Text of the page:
More Evidence Swept Under the IARC Rug
For the second time in over two months, evidence has surfaced that further demonstrates the International Agency for Research on Cancer’s (IARC) lack of transparency, conflicts of interest, and hidden agenda.
On August 17, Politico revealed that Charles Williams Jameson, a member of IARC’s working group on glyphosate (Monograph 112 program) and retired National Institute of Environmental Health Sciences (NIEHS) scientist, testified under oath that he “did not possess the full picture” on glyphosate prior to the group’s March 2015 conclusion that the herbicide is “probably carcinogenic to humans.” Once again, IARC scientists withheld critical data from studies that concluded glyphosate does not pose a cancer threat.
IARC Staff Withholds Relevant Data from Evaluation – Twice
According to a May deposition by Jameson — who Politico describes as a “world-renowned scientist”— he was not made privy to two critical research pieces.
The first instance involved data considered crucial to a report by Germany’s Federal Institute for Risk Assessment (BfR). The research concluded that glyphosate is not carcinogenic. The data had been sent to IARC staff on February 3, 2015 – well before the working group began its glyphosate review in March, and presumably with plenty of time for all Monograph working group members to benefit from the findings.
Jameson also testified that he never received raw data from a peer-reviewed German study, named the Greim Study, that also concluded glyphosate is not carcinogenic prior to IARC’s glyphosate determination. Instead, IARC staff shared a brief summary of the study just a day before the working group’s final evaluation. That study, which drew tumor data from 14 carcinogenicity studies on rats, concluded that glyphosate is not carcinogenic:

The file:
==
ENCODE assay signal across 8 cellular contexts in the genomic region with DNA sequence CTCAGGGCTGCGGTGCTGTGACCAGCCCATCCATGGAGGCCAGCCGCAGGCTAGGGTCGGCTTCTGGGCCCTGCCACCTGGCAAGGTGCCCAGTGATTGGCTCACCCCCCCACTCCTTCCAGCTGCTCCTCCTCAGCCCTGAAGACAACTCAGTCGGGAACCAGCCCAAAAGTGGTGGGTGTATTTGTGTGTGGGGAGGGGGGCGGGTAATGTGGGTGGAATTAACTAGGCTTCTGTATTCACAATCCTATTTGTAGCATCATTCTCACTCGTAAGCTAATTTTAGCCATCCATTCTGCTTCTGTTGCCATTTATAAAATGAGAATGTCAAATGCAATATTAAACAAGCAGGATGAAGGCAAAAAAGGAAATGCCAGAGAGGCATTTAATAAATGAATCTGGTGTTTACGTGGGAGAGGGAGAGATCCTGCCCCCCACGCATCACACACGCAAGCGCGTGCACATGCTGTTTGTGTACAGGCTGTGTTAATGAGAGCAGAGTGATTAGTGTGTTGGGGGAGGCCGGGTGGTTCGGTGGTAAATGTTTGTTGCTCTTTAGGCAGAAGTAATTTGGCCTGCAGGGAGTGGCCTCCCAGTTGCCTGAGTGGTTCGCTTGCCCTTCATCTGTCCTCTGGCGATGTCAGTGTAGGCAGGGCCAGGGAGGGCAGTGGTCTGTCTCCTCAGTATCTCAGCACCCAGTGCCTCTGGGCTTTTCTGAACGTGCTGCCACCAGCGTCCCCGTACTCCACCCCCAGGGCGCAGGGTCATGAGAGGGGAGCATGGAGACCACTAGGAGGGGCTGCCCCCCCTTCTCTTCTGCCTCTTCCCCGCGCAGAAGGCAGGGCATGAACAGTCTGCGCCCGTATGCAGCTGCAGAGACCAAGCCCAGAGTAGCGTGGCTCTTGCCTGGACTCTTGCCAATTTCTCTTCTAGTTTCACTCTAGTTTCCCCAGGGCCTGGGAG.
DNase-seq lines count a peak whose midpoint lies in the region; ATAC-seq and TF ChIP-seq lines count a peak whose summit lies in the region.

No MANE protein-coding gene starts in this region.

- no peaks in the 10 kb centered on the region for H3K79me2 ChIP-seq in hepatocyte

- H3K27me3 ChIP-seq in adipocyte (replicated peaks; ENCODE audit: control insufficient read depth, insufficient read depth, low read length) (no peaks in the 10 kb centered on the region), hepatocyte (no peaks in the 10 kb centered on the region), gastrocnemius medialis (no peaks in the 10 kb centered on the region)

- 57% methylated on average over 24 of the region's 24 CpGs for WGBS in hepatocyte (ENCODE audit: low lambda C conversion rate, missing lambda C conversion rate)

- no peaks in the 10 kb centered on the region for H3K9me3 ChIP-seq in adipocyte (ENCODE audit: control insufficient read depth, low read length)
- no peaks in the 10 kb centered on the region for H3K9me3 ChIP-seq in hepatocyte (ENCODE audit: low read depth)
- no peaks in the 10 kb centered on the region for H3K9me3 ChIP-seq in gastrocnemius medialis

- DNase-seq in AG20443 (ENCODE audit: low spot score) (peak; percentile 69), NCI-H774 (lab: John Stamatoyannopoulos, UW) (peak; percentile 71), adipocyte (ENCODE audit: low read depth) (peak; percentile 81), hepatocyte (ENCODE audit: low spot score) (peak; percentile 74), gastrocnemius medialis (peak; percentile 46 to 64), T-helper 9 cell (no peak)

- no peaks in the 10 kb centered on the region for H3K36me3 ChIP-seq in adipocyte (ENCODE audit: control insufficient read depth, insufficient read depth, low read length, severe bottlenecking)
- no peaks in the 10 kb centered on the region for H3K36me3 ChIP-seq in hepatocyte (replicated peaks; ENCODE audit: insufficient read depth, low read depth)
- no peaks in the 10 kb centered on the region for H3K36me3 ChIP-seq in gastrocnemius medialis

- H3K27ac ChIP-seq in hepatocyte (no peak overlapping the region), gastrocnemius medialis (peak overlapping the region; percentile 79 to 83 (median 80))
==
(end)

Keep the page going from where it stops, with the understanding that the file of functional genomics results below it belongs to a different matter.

“The lack of a plausible mechanism, along with published epidemiology studies, which fail to demonstrate clear, statistically significant, unbiased and non-confounded associations between glyphosate and cancer of any single etiology, and a compelling weight of evidence, support the conclusion that glyphosate does not present concern with respect to carcinogenic potential in humans.” (emphasis added)
Impact on IARC’s Conclusions
Jameson also stated under oath that proper access and analysis of the data could have altered IARC’s final determination on glyphosate. This is a significant statement.
Another particularly telling excerpt from Jameson’s deposition revealed that his animal sub-group was led to believe that the study was submitted to IARC after its official deadline:
“There was a lot of discussion around the table about if this publication should be even looked at, because it was not received in the time identified in the announcement for submission of data that IARC had for this particular monograph meeting.” (emphasis added)
But the data had in fact been sent to IARC a full month prior to the evaluation. And when presented with evidence that a pair of his IARC colleagues — Kate Guyton, the officer responsible for IARC’s monographs section, and another lead scientist and member of the IARC working group — failed to send him the latter study, Jameson responded bluntly: “I’ll be damned.”
Broader Trends of Data Suppression